Parish Papers eBook

Norman Macleod
This eBook from the Gutenberg Project consists of approximately 319 pages of information about Parish Papers.
judge the world; or fly from the judgment-seat, and by any possibility delay or prevent a minute examination of your life; or stay the sentence which the omniscient and holy Judge shall pronounce upon you?  And if you cannot do this,—­and if, rather, every power, faculty, and emotion of your heart and soul must one day be roused to the intensest pitch of earnestness about your eternal destiny,—­do you not think it wise, my brother, to think about all this now?—­now, when there is a remedy, rather than then, when there is none?

This suggests another reason why possibly you hate to think about the future.  Not only are you conscious of want of any preparedness for it, but you do not see how it can be much better with you.  You have, in a word, lost confidence in God—­have no faith in His good-will to you.  You think of Him—­if you think of Him at all—­as one who watches you with a jealous or angry eye; who has no wish that you should be better or happier than you are; or who, if He can save you, will not; or who, if He will, offers to do so only on such hard and impossible terms as to make it practically the same as if there was no salvation for you.  In one word, you suspect God hates you, or at least is indifferent to you—­if, indeed, He knows anything at all about you, which you are not quite sure of!  It is very shocking to write such things:  but it is much more shocking that any one should think or believe such things; for he who so thinks and believes is as yet profoundly ignorant of God.  What is called God, is as unlike Him who is the living and true God as is any hideous idol in a heathen temple.  But this ignorance breeds fear—­and fear, hate—­and hate increases the fear, until the future, in which this God must be met, is put away as a horrible thing, or never thought of at all.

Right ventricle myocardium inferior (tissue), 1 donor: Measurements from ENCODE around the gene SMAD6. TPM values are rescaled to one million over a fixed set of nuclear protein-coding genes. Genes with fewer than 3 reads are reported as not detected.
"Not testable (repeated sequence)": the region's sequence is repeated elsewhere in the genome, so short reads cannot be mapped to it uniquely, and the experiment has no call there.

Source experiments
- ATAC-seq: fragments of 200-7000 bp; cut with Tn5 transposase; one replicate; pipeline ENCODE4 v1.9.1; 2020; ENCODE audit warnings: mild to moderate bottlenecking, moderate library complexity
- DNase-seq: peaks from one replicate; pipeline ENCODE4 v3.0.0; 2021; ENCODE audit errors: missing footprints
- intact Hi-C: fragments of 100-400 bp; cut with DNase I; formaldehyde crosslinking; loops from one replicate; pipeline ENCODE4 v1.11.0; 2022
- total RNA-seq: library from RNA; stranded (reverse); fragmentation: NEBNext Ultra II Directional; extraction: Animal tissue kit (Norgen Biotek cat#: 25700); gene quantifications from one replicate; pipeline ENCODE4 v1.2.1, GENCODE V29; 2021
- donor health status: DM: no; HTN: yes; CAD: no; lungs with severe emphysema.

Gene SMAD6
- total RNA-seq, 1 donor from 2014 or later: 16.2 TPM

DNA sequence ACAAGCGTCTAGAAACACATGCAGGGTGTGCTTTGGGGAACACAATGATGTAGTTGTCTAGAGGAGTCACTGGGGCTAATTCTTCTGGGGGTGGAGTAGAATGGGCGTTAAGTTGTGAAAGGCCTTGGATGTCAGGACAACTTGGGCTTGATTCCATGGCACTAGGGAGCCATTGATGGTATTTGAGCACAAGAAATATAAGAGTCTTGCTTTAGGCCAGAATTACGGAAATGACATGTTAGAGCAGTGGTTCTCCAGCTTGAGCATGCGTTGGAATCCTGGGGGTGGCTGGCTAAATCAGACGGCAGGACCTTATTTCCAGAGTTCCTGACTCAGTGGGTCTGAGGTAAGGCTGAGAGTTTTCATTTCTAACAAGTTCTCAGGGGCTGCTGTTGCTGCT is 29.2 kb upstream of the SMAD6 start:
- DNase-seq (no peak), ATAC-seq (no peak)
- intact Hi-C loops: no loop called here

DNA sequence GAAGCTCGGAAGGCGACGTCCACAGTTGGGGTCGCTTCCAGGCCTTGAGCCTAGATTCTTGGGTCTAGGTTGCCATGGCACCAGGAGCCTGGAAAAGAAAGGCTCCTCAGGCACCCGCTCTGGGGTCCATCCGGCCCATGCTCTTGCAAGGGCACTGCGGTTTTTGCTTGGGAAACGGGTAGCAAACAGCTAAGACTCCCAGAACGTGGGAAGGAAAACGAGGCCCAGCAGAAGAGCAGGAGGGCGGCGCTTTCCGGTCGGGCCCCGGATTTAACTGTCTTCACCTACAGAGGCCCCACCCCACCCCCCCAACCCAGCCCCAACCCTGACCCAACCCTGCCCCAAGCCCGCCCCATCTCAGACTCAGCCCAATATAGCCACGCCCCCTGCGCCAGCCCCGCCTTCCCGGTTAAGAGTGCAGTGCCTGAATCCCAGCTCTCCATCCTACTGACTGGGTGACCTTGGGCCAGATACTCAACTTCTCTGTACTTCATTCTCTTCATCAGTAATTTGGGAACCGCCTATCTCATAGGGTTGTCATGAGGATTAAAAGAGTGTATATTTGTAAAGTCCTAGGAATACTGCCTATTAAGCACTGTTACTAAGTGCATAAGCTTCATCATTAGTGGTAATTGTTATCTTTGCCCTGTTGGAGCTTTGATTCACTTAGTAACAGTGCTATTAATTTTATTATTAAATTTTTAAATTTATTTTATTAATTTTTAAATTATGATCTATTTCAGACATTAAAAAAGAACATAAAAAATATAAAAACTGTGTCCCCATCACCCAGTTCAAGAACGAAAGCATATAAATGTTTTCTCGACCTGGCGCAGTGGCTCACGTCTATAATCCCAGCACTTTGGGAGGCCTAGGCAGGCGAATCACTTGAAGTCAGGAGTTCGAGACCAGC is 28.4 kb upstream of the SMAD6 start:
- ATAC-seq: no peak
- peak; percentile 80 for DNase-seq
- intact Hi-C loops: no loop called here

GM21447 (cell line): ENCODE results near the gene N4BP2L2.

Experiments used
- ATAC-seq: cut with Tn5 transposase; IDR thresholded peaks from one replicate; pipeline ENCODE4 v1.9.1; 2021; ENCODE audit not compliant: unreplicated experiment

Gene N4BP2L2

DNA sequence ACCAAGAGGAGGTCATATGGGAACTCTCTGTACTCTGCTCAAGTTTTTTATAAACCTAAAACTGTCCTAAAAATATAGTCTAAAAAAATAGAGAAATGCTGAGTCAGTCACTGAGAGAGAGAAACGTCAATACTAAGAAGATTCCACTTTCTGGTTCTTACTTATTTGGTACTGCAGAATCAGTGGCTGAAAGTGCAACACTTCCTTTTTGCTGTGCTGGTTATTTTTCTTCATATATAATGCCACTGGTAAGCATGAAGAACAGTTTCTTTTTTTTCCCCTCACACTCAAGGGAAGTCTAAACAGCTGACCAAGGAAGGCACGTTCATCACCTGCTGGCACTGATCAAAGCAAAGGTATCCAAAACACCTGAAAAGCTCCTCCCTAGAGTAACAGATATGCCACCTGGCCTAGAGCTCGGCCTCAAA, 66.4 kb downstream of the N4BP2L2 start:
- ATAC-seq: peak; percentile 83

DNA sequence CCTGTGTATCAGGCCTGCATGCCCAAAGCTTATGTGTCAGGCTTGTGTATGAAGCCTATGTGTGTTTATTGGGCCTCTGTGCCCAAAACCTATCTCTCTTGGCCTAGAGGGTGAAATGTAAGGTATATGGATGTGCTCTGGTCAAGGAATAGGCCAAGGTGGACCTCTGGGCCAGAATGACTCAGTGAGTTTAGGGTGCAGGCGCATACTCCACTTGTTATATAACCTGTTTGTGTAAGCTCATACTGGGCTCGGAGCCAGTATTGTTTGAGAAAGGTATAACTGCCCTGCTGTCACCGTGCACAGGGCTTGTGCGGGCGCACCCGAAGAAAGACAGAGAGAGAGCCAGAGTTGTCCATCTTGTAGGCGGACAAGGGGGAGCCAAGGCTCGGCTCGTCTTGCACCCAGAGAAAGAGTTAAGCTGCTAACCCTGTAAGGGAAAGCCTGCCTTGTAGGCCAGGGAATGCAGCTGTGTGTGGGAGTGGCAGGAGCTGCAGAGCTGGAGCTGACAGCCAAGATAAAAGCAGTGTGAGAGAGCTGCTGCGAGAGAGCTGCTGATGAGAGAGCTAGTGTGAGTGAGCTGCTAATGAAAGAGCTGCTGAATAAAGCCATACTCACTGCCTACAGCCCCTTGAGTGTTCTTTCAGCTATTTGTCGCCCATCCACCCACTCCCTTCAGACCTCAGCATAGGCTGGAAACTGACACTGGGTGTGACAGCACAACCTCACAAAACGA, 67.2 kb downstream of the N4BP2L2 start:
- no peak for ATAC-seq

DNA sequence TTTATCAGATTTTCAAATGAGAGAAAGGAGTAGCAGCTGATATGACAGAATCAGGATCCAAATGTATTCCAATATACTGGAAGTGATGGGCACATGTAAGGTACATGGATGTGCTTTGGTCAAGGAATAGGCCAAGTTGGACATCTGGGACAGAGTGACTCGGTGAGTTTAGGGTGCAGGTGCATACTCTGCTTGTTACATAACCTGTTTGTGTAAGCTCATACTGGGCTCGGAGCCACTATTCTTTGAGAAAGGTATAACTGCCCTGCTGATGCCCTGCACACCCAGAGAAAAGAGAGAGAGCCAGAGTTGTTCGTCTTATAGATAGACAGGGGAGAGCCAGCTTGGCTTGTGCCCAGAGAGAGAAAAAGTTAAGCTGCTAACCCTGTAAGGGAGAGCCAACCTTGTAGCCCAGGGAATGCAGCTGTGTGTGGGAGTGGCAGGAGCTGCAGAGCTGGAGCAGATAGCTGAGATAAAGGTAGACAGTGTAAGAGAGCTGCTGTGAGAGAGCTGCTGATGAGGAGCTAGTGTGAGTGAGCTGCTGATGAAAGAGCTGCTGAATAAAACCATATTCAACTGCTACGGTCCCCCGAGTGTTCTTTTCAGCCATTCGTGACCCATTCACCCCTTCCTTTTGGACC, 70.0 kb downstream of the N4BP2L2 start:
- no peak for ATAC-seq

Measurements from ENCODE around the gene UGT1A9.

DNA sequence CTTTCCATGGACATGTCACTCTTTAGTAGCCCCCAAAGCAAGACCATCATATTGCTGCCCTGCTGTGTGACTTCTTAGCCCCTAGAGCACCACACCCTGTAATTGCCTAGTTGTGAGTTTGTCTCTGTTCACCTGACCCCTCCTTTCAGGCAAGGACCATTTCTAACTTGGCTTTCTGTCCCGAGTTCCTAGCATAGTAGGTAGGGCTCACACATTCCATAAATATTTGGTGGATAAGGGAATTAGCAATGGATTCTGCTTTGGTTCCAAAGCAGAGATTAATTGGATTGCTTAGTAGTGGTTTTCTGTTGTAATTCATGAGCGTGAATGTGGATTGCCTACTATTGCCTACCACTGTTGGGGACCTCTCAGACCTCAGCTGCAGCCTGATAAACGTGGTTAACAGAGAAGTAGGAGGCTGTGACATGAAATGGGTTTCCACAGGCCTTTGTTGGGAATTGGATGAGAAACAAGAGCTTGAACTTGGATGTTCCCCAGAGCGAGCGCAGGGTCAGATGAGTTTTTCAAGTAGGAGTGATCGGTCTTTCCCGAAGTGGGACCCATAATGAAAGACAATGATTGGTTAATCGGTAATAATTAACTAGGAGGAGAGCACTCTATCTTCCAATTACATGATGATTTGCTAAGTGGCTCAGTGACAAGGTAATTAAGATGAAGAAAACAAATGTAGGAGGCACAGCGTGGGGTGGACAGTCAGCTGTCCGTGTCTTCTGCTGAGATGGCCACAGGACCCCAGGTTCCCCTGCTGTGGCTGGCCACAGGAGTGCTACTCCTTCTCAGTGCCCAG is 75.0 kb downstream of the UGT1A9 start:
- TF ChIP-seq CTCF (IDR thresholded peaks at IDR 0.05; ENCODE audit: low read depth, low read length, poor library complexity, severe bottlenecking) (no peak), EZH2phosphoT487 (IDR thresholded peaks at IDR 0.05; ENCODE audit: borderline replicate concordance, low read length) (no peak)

But, my brother, why should you thus think of God, and so fear to think of the future?  Read only what the Bible says of Him, and learn what true Christians know of Him, and listen honestly to how your own conscience responds to all you hear about Him, and then consider whether you can conceive of one more glorious in his character, or more worthy of your love.  Peruse the history of Jesus Christ, and tell me anything He ever said or did calculated to fill your heart with fear or hate towards Him,—­and remember, that he who sees Him sees the Father.  Think of all Jesus suffered as our atoning Saviour, and all “to bring us to God.”  Think of all God has promised to those who will only trust Him through Jesus,—­the pardon of all sin, and the gift of a new heart; with everything which can do them good, or make them happy; and say, How can this make you dislike God?  Think of all He has given you since you were born,—­friends and relations, health of body, powers of mind, much time, many happy days, innumerable mercies and sources of enjoyment; think how liberally, ungrudgingly, He has opened His hand; think what patience, forbearance,

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Parish Papers from Project Gutenberg. Public domain.
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